Umm Ghadeer’s earliest memories are of the Nakba, or catastrophe, of 1948 in which about 700,000 Palestinians were expelled from their homeland after the creation of Israel. She was three years old. Last month she was forced to abandon her home all over again, fleeing Shejaiya, a neighbourhood of Gaza City, after the outbreak of war between Israel and Hamas.
“I cried very hard because I relived the experience of displacement when we fled our homes in 1948. We fled. Some people were walking on the streets, some in cars, some screaming, some crying. We lost so many people,” she said. “So many awful things happened in 1948. I am now scared of the same thing.”
When Umm Ghadeer was a child, her family lived in Lydd, which in Hebrew is known as Lod, a small Arab town that was supposed to be part of the new Palestinian state in the UN partition plan that created Israel. In July of that year, however, Israeli forces occupied the town.
Almost all of Lydd’s inhabitants were expelled from their homes. About 60,000 people from Lydd and nearby Ramla were forced on to what is known as the death march to Ramallah; up to 170 people who sought shelter in Lydd’s mosque were massacred by Israeli soldiers.
Like many others, Umm Ghadeer’s family eventually found a new home in the Gaza Strip. Refugees and their descendants from what is now Israel represent 70% of the Palestinian territory’s population of 2.3 million.
The retired teacher, now 78, cried when she said goodbye to her home in Shejaiya last month as younger family members helped her and her husband to evacuate to the southern half of the strip after the Israeli military said it would be safer there.
“Gazans still haven’t had time to rebuild their homes that were destroyed in the first war on Gaza [in 2008]. Half of Shejaiya neighbourhood was levelled and is still not rebuilt, like so many other neighbourhoods,” she said.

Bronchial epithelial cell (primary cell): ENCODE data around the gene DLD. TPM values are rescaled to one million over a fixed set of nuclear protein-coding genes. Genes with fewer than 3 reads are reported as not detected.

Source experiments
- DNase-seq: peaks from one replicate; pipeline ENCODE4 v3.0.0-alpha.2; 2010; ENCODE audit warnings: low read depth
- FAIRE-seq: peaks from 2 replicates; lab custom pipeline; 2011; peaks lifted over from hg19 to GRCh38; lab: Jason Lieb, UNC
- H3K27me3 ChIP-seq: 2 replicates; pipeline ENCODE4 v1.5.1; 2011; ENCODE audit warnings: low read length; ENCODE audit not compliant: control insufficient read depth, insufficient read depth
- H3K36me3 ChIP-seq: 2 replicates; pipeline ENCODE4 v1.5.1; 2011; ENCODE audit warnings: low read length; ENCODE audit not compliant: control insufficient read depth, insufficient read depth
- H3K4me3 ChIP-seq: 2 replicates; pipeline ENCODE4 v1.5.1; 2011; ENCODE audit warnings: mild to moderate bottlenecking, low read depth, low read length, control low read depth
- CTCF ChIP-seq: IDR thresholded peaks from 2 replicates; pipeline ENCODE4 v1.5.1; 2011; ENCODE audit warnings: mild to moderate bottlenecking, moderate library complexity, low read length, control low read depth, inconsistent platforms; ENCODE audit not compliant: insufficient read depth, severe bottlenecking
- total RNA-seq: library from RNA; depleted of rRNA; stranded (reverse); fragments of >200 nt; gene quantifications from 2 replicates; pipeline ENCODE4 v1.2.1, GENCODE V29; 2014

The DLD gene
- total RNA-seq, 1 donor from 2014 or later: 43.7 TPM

The Guardian was in touch with Umm Ghadeer two weeks ago and contact has since been lost. At the time, after a perilous journey on roads that were bombed, the family were sheltering in Zawayda, a refugee camp near the central town of Deir al-Balah, at the home of a friend, along with her son, daughter-in-law and five grandchildren, aged between three and 14.
Gaza’s south is still very dangerous: an airstrike near the southern town of Khan Younis killed at least 26 people on Saturday. Food, water, fuel and medicine are in short supply, and Israel has said it is expanding its operations against Hamas to areas south of Gaza City, raising fears for the hundreds of thousands of civilians who have sought refuge there.
Umm Ghadeer’s health has suffered, she has hypertension, has barely eaten and cries a lot since the family made their way south. “I felt that they told us to go south so that they could slowly push us out into Sinai [the desert peninsula controlled by Egypt], set up tents and keep us there. That would be a second Nakba, just like the previous one, and this is it. I cannot digest what’s happening,” she said.
The IDF’s relentless air and ground campaign, launched in response to Hamas attacks in Israel that Israeli officials say killed 1,200 people and saw about 240 captured as hostages, has already killed 12,300 people, more than 5,000 of them children, according to the Hamas government.
More than half of the strip’s population has been displaced during the six weeks of fighting. Images of dishevelled, distressed families walking south through ruined streets and being searched by soldiers have been powerfully evocative of the Nakba.
The Israeli military has repeatedly said civilians will be allowed to return home when the war is over, but the assurances mean little to Palestinians such as Umm Ghadeer who are still dealing with the consequences of what happened in 1948.
Last week Bezalel Smotrich, a far-right minister in the Israeli government, said Gaza would “not survive as an independent entity” and Palestinians should leave for other countries, driving home fears across the region that Israel seeks to destroy the hope of a Palestinian state altogether.
“May God help the people who have lost their loved ones,” Umm Ghadeer said. “We pray for justice and hope if there are any ‘human rights’ that they will be applied to our people. People are now homeless, in the streets. Until when? And what does Israel get out of that?”